July 27, 2017 by Canadian Underwriter
IOActive, Inc., a “research-driven, high-end information security services” firm headquartered in Seattle, Wash., announced on Wednesday that its research has found a number of cybersecurity vulnerabilities in widely deployed radiation monitoring devices (RMDs).
RMDs are used to monitor the radiation found in critical infrastructure, such as nuclear power plants, seaports, borders, and even hospitals, IOActive explained in a press release.
The research was outlined in a white paper titled Go Nuclear: Breaking Radiation Monitoring Devices by Ruben Santamarta, principal security consultant for IOActive. The release said that “if the vulnerabilities identified are exploited, an attacker could wreak havoc on these critical systems used for monitoring radiation levels, such as falsifying measurement readings to simulate a radiation leak, tricking authorities to give incorrect evacuation directions, or increasing the time an attack against a nuclear facility or an attack involving a radioactive material remains undetected by sending normal readings to deceive operators.”
Santamarta’s research focused on testing software and hardware, firmware reverse engineering and radiofrequency analysis. In doing so, he uncovered security vulnerabilities in radiation monitoring devices from multiple vendors.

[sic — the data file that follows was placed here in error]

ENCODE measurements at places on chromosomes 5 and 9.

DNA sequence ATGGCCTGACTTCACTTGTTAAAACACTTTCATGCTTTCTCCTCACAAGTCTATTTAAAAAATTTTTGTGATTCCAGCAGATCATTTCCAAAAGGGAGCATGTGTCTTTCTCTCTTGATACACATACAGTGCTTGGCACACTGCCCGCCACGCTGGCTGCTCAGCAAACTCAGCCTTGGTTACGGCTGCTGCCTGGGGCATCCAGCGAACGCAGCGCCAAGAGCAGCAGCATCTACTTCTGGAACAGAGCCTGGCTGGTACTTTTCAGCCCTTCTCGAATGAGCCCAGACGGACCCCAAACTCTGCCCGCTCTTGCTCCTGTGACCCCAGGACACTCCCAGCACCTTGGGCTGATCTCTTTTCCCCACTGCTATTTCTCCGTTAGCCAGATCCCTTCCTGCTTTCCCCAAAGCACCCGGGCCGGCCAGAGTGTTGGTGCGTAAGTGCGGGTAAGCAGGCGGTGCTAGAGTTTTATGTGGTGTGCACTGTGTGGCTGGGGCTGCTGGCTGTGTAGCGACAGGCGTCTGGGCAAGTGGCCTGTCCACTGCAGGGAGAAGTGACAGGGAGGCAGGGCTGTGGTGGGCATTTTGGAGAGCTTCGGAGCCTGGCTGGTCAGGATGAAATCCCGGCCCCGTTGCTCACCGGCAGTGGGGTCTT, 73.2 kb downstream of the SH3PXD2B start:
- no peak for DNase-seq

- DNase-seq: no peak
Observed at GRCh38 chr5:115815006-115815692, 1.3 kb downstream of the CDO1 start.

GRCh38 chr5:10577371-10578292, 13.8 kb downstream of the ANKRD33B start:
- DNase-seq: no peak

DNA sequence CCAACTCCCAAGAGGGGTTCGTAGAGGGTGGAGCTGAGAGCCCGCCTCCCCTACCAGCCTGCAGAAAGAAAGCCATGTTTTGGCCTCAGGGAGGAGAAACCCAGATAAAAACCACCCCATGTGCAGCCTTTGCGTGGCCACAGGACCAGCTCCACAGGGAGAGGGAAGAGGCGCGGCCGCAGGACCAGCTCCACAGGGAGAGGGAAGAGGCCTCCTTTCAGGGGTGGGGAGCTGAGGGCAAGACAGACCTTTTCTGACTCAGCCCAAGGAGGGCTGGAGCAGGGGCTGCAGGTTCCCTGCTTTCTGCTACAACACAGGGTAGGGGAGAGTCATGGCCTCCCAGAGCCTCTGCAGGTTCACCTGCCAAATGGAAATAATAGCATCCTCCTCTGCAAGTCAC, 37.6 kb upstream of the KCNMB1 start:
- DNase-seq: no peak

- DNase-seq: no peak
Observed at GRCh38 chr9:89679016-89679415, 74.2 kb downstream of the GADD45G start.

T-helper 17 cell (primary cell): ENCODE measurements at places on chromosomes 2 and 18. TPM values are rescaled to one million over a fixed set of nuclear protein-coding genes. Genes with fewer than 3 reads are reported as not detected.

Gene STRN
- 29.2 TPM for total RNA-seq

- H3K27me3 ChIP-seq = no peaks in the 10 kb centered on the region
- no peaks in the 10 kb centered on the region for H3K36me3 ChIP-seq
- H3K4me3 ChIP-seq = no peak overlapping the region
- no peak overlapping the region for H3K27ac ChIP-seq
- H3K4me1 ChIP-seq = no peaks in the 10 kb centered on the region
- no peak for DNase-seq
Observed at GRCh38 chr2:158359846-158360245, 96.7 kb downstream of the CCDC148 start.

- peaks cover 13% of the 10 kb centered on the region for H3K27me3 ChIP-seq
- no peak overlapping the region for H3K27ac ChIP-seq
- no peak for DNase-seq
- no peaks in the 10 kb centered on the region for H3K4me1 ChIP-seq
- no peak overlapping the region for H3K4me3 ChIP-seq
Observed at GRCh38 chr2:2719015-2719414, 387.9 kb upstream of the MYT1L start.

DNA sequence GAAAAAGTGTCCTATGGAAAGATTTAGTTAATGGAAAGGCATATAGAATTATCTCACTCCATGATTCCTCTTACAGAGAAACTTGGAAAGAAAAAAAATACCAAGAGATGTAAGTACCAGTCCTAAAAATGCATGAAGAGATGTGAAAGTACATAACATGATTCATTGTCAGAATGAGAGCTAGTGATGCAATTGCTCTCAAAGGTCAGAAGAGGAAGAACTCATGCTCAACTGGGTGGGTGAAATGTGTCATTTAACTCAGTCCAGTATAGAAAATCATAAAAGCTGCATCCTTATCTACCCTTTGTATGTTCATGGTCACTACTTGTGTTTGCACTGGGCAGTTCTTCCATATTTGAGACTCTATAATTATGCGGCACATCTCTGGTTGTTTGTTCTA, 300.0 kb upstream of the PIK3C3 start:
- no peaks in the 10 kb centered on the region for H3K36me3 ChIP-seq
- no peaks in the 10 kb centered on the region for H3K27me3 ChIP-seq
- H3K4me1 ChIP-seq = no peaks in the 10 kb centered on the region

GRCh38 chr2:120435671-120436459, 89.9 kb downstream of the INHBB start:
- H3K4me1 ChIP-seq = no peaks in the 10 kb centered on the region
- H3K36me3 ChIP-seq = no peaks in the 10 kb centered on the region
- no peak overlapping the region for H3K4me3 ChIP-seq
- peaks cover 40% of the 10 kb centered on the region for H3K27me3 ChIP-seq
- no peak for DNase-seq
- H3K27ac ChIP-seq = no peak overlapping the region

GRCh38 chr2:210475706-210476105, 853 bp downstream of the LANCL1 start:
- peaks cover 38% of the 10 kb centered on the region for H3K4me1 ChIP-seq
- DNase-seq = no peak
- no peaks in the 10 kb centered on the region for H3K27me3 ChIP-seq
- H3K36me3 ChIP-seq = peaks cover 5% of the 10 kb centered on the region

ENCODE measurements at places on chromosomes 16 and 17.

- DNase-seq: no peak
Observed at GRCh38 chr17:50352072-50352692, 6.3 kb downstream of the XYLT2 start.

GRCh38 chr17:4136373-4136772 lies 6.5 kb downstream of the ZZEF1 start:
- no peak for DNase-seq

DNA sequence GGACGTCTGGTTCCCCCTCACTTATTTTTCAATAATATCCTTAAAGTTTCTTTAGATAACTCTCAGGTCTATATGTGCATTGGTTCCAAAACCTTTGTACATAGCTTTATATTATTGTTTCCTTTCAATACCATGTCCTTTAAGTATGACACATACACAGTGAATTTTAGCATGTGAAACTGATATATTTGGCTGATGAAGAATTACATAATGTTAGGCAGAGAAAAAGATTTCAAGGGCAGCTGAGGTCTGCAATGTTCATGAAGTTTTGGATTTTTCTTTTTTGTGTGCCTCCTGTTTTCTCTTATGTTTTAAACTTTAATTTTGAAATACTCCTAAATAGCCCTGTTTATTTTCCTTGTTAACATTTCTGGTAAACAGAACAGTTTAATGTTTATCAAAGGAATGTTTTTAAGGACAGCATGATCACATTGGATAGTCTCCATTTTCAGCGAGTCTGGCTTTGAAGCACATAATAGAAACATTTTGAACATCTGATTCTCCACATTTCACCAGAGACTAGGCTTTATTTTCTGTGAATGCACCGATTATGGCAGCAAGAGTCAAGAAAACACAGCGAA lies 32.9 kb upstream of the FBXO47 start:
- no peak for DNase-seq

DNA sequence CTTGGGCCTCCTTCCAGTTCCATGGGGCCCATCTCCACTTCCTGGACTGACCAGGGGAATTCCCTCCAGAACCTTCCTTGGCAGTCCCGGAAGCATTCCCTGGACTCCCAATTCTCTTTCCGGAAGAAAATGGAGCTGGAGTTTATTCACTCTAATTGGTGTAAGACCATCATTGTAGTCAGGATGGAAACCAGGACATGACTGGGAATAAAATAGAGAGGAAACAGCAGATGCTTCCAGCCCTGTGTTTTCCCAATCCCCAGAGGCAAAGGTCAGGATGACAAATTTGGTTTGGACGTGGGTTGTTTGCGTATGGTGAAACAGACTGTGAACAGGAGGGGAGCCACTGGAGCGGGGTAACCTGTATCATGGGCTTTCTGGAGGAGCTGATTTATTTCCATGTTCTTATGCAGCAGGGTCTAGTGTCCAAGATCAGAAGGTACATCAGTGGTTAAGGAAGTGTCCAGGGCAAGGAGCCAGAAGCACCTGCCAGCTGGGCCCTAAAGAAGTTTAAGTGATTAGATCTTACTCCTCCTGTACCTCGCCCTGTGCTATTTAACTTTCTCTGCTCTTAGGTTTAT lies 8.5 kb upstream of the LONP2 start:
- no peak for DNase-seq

“Failed evacuations, concealed persistent attacks and stealth man-in-the-middle attacks are just a few of the risks I flagged in my research,” Santamarta said in the release. “Being able to properly and accurately detect radiation levels is imperative in preventing harm to those at or near nuclear plants and other critical facilities, as well as for ensuring radioactive materials are not smuggled across borders.”
In one case, the white paper noted that a “backdoor password” was found on one device that uses a touchscreen to interact with applications, which run a Microsoft Windows operating system. The main application running by default – supervisor.exe – implements two different privilege levels that allow technicians to perform calibration and maintenance tasks; each of these levels is protected by a configurable password.
“However, by reverse engineering the binary where this logic is implemented, a backdoor password was found,” the white paper said. “This backdoor grants the highest privilege (“Level 2”) to the attacker. As a result, malicious personnel can bypass the RPM’s [radiation portal monitor] authentication and take control of the device, which could be used to disable it, thus preventing the RPM from triggering proper alarms.”
After the discoveries, IOActive “informed the impacted vendors of the findings through responsible disclosure. All vendors acknowledged receipt of the information and despite initial responses indicating the issues would not be addressed, more recent communications from some vendors have indicated work is being done to patch the critical vulnerabilities uncovered,” the release added.